Without an understanding of the richness of the OT you will never have a proper understanding of the NT. All of the new testament reiterates and quotes passages from the old. You can hardly read a single book in the NT that does not do this and note that they speak with great honor and respect for what their God has done for them. You would throw out all that which is not in keeping with modern evolution of thought or all that is not based in a mere historical record by men. Your faith would be impoverished by its lack of understanding of the development of Christianity whose roots go back to prehistoric times.

Was Christ wrong to follow the Law of the Jews?  There is no escaping His Jewishness. He did not come to change a jot or a tittle of the Law and yet He did throw out the extraneous dross that had built up within the faith and abrogated many practices (the law) which were no longer appropriate. He interpreted the OT so that it is understandable and thus the OT sheds light on Christ and lives its history in expectation of His arrival.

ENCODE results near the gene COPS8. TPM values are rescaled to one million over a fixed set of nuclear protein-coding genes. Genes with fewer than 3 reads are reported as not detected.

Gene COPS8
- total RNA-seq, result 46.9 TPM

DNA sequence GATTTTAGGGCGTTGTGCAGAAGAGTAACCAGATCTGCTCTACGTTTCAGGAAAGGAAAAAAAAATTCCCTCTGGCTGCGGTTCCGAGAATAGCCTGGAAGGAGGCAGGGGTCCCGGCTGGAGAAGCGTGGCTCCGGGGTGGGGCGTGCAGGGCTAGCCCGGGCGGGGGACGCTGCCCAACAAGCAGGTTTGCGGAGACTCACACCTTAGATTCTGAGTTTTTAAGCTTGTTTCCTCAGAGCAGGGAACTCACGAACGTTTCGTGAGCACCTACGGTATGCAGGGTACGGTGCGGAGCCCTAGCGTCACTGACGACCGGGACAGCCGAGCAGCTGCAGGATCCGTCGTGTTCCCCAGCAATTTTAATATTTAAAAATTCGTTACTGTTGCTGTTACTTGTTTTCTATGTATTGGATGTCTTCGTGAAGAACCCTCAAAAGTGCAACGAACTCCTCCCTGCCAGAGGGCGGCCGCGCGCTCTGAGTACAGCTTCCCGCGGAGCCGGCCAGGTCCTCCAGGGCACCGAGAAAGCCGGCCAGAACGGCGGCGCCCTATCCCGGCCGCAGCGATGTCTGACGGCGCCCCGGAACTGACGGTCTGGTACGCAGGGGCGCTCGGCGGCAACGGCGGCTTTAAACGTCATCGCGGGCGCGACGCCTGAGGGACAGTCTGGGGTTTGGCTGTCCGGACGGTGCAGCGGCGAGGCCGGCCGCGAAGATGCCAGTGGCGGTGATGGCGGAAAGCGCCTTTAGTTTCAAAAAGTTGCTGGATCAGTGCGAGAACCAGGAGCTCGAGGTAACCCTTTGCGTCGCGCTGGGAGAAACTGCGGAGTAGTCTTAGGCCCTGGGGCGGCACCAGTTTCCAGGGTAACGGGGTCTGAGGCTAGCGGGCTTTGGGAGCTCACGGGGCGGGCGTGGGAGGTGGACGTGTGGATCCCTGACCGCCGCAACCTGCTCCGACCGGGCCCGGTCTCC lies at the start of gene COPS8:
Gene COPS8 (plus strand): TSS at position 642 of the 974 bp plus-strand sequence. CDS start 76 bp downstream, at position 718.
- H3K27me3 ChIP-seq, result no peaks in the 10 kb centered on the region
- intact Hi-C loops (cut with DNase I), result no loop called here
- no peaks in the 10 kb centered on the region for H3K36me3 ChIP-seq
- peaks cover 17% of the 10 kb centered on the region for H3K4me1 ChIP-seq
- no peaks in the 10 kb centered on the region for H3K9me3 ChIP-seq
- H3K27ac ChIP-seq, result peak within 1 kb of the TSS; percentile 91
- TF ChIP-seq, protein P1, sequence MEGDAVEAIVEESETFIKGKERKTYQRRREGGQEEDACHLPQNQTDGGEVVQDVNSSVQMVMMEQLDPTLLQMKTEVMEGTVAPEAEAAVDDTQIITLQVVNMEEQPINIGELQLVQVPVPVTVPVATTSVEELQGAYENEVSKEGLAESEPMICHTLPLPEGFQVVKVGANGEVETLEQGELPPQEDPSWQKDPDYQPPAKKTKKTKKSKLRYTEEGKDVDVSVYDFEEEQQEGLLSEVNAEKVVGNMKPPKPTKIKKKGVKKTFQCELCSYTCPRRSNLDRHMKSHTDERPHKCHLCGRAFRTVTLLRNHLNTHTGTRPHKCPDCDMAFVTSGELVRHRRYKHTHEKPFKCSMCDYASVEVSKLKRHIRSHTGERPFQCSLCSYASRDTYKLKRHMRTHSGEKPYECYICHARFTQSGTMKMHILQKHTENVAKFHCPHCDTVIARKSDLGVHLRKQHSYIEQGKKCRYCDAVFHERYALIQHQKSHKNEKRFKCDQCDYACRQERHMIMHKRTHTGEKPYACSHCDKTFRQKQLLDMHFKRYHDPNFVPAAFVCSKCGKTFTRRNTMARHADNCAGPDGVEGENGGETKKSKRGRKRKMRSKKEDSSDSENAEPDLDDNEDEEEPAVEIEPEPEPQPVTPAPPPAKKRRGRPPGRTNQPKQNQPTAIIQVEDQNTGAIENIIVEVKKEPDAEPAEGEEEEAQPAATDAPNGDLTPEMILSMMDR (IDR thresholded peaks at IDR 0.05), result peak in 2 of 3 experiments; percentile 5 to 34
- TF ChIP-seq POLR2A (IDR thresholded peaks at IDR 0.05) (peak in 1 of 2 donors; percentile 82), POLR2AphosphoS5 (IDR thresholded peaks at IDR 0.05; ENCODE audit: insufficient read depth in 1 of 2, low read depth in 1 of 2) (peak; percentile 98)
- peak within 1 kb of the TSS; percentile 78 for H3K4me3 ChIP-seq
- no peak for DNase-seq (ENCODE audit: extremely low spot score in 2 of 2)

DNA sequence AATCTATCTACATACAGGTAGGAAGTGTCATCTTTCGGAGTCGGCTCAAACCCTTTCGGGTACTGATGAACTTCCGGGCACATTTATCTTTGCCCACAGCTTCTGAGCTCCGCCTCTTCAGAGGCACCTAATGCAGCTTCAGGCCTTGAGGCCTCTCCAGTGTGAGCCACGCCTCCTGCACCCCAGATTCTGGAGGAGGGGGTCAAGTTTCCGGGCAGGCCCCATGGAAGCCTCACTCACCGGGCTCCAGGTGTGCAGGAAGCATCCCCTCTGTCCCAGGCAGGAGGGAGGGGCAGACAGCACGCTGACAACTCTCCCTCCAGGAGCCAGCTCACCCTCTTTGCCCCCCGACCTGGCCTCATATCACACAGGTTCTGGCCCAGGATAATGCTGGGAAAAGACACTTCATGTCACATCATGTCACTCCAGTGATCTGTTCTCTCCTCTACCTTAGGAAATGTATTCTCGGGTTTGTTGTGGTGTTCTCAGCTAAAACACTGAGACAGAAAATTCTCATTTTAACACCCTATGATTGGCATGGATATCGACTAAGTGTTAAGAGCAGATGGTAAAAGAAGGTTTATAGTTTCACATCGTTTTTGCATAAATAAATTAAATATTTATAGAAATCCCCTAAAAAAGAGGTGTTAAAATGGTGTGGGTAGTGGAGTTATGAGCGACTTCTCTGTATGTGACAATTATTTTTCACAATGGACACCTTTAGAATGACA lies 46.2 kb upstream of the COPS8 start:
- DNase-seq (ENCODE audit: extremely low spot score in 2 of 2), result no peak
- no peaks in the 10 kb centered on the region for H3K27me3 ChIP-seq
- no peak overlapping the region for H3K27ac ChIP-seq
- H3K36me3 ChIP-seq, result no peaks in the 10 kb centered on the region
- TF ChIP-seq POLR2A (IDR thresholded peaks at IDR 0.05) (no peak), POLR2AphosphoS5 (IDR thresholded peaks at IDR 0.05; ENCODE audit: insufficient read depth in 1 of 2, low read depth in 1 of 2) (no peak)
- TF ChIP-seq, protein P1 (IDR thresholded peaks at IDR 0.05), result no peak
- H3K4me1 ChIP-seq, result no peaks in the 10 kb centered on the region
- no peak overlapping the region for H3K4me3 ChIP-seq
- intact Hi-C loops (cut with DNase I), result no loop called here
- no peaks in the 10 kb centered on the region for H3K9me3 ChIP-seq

Parsing the works of God is an impoverished faith without roots and without meaning; and it misses much of the workings of the One True God . . . as in a world bereft of the OT, He is a God that cannot get things right and makes mistakes and does not meet the modern enlightened thoughts of men of our enlightened times.